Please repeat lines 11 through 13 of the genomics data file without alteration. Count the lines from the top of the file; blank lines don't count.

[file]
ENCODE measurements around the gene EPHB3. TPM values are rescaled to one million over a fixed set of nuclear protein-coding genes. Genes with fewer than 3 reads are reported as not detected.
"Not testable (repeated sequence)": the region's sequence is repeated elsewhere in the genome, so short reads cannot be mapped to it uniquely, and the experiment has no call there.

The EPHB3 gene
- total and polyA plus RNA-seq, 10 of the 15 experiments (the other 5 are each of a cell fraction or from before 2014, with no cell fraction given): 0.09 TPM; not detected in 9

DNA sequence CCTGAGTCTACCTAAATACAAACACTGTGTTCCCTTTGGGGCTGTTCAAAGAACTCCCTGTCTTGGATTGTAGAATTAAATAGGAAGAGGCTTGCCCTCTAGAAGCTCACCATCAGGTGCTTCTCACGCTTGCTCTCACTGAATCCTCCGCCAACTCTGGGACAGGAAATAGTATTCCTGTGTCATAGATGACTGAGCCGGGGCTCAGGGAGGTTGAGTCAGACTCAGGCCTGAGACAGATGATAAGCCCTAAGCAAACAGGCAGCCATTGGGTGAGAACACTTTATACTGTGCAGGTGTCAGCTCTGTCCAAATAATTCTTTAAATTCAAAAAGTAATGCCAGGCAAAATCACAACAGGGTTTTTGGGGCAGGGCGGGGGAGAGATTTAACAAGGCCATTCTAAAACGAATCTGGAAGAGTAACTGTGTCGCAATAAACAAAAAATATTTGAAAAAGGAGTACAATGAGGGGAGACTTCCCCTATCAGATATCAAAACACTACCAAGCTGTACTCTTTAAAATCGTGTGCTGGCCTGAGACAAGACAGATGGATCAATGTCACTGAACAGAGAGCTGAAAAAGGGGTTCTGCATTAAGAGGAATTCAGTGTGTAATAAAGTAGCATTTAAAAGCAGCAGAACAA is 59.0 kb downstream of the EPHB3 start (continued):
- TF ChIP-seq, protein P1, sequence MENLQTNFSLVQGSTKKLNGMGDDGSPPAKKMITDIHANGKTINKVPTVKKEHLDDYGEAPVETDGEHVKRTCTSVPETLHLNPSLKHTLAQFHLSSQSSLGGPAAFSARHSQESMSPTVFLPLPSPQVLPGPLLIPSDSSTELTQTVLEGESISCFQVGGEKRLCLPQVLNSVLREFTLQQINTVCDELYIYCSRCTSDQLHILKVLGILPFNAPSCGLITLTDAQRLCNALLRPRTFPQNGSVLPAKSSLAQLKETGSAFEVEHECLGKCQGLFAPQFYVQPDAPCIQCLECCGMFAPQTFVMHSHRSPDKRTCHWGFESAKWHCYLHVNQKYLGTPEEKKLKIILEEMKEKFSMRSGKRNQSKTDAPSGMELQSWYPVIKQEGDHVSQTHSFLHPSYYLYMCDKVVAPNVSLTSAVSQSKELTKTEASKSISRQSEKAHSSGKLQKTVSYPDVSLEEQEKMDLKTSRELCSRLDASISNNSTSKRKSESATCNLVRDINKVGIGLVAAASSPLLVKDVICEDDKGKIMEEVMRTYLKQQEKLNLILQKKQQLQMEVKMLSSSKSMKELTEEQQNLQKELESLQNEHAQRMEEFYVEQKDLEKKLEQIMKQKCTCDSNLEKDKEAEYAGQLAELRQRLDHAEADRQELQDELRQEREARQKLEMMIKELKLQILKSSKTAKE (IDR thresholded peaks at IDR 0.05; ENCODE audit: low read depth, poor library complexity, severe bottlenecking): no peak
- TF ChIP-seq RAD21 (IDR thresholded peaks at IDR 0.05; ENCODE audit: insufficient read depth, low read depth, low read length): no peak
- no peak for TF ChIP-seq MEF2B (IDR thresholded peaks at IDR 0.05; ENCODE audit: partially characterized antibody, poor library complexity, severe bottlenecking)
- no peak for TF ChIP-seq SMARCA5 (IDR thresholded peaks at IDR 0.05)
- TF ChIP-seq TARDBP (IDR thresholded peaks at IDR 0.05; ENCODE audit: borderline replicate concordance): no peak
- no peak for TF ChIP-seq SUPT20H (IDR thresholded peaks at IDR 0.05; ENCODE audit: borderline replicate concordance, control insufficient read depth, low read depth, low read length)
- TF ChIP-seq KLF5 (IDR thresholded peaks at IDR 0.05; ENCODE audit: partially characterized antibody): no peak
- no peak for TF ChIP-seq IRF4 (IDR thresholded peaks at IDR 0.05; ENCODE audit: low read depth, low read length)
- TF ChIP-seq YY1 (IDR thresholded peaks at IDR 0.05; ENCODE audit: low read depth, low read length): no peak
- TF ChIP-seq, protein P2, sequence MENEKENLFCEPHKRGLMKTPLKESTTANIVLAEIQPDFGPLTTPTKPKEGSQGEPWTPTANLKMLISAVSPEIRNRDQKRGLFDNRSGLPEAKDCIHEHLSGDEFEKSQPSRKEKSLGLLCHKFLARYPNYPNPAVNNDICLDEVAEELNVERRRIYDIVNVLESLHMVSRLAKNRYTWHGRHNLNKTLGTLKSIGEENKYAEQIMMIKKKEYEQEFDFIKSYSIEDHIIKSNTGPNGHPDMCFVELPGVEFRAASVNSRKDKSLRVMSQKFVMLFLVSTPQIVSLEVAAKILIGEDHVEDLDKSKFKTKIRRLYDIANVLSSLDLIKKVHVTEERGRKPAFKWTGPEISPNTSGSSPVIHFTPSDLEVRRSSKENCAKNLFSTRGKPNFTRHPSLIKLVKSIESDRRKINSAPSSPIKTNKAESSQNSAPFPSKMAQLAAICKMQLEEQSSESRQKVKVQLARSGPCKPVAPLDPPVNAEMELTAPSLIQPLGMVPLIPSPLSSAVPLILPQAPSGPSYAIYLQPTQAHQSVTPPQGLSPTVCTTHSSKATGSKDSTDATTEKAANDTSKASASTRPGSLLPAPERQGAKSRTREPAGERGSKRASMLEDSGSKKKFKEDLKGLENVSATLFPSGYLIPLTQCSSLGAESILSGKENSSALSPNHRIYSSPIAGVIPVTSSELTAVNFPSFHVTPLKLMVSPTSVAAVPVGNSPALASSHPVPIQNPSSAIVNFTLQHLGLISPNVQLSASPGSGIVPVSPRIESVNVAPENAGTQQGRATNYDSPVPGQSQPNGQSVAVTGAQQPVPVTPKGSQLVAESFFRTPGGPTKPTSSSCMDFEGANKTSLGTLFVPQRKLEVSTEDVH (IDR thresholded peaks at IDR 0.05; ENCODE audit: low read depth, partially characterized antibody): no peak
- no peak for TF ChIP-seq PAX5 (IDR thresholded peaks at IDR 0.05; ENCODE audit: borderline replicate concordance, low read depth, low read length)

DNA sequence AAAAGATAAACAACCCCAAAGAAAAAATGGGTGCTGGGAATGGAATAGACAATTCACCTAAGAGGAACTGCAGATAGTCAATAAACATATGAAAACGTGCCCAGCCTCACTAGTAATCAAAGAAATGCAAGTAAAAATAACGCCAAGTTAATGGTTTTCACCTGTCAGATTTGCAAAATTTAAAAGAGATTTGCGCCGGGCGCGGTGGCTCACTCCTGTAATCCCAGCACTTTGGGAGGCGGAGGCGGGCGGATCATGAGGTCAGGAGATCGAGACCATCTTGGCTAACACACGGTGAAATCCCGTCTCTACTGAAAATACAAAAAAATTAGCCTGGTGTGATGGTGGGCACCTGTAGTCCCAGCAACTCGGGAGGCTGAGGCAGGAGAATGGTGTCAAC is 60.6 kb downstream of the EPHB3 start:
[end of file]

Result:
- no peak for TF ChIP-seq SUPT20H (IDR thresholded peaks at IDR 0.05; ENCODE audit: borderline replicate concordance, control insufficient read depth, low read depth, low read length)
- TF ChIP-seq KLF5 (IDR thresholded peaks at IDR 0.05; ENCODE audit: partially characterized antibody): no peak
- no peak for TF ChIP-seq IRF4 (IDR thresholded peaks at IDR 0.05; ENCODE audit: low read depth, low read length)